*edited for length and clarity. Gender neutral bathrooms auto-locking, other issues concern club president.
Staff writer Reyna Berry: In our last issue, there was a story about a meeting between the Gender Sexuality Alliance and Principal Litz. As one of the sources, you reached out about sharing some more thoughts. One topic was, even though on paper there are three gender neutral bathrooms for students, in reality, it’s harder to find one. Do you want to speak to your experiences with that?
Zoe Mazur: So really, we only have one and it’s single-stall. There were two in C hall at the very beginning of the year, but one was switched back to “Faculty Only.” The thing is, faculty can use any bathroom in the school. I know that students tend to make bathrooms a lot messier and not as pleasant of an experience. But still.
And then also, there are gender neutral bathrooms in Student Services, and when some queer students realized that, they started trying to use them. But a lot of them were told students aren’t allowed to use those bathrooms. When I went I said I was part of the GSA and was allowed to use them, so I was allowed in. But this can create an uncomfortable situation for queer students because it feels like a question of, would they have to out themselves in order to use the bathroom?
Berry: And the gender neutral bathroom in C Hall sometimes auto-locks, which is one of the reasons you were talking to Litz, right?
Mazur: Yeah. If you close the door, and there’s no one inside, it’ll auto lock. So sometimes we have zero gender neutral bathrooms, and it’s just like it was before this year.
Berry: What are some reasons you think it’s important to have gender neutral bathrooms?
Mazur: I mean, for starters, what are queer students supposed to do, if they don’t feel comfortable or safe in the gendered bathrooms? Often those are unsafe environments. Other students can pose a threat, even if it’s hard to come to terms with that fact.
For me, specifically, going into a women’s bathroom, when I enter I can tell often the vibe kind of shifts. People glance over really quickly. They don’t seem like they feel entirely at ease with me there, and I am visibly uncomfortable. Using the women’s restroom, it feels like I’m lying.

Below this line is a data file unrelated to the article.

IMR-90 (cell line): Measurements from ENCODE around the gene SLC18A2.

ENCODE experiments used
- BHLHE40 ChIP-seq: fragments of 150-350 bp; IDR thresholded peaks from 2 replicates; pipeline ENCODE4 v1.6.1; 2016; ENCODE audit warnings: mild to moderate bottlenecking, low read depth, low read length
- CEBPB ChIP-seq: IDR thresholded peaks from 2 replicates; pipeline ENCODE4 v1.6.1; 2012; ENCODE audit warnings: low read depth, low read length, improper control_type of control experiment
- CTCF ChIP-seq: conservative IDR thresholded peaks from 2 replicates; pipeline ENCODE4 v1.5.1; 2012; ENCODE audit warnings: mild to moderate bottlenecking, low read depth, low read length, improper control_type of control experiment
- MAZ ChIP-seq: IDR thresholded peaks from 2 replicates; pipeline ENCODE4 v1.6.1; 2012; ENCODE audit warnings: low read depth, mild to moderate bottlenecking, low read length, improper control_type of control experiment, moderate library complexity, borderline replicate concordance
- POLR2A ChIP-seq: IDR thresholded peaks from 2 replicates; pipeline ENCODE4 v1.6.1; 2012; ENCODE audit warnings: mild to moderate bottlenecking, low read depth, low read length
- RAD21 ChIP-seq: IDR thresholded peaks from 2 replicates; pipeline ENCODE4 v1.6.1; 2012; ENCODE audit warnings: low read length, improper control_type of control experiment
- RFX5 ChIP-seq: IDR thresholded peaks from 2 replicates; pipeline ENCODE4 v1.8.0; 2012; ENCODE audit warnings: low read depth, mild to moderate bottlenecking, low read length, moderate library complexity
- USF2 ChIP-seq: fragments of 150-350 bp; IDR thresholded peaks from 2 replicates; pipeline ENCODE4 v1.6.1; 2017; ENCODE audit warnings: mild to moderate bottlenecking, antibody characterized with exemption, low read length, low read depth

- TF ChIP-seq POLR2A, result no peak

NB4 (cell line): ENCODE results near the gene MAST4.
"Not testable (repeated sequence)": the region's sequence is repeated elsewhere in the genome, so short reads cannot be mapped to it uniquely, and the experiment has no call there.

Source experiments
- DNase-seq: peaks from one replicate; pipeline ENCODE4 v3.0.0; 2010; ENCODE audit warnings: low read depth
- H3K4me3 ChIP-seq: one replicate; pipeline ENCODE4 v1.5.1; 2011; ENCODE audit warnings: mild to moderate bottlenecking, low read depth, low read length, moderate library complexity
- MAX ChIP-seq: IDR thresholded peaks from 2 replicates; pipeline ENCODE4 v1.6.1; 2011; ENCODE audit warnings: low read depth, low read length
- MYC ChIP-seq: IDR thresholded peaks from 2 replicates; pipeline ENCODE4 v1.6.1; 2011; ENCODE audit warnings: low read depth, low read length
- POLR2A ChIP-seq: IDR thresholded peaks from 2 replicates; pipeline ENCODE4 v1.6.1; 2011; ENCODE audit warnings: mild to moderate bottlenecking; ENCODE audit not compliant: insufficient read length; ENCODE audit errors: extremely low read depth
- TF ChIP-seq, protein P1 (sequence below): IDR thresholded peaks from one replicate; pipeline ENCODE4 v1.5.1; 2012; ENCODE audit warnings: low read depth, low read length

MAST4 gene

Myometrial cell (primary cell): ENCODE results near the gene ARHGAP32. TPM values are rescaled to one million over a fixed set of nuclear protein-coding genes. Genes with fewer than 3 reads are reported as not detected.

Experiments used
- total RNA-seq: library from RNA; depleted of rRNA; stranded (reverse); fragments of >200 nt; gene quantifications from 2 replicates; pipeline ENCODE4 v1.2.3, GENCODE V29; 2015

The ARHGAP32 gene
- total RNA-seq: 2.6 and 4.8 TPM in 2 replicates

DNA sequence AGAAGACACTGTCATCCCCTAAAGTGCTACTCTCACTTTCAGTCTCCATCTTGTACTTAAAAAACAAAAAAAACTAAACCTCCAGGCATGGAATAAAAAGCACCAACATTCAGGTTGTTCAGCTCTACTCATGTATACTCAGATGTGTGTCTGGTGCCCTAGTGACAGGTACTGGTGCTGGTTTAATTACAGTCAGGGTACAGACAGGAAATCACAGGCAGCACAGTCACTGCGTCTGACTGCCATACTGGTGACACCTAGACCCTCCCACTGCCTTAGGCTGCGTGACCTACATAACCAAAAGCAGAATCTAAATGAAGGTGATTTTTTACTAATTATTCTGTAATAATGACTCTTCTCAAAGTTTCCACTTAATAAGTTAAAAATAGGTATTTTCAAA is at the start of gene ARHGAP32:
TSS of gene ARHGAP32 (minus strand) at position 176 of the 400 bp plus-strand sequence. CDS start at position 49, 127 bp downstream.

But then going into the men’s restroom, I also feel like I’m lying. I feel like I’m putting on a show and pretending to be something I’m not. And I also feel really unsafe. I feel like I could be called a slur or something even if it’s completely empty … even if someone that I know and I trust is in there. Like even still. I wouldn’t feel entirely at ease.
And I know some students who have mentioned that they actually have faced genuine harm when using the men’s bathroom. And that’s been a problem that they’ve had to deal with.
Berry: How does having non-gendered bathrooms help?
Mazur: It really, really helps. I don’t feel stressed when I’m in there. I don’t feel like other people are going to be on edge either. Also, just their existence, the fact that they are there—even if you don’t use them, if you’re queer, just seeing them as you’re walking by makes you feel like, “Oh, Marshall actually cares. This is a good place for me to be and I feel safe in my learning because I know this school cares about me and makes an effort.”
Berry: Some administrators or teachers cite safety concerns with auto-locking single-stall bathroom doors. What are your comments on that?
Mazur: I think that’s valid. There’s safety concerns with students being in any bathrooms. I can see how with the single-stall ones, because there’s a lock and no gap under the door, it would make it difficult to get to the student. However, faculty does have keys to unlock it.
It’s a valid concern. But it’s being placed as a major issue when it’s just one nuance of the situation.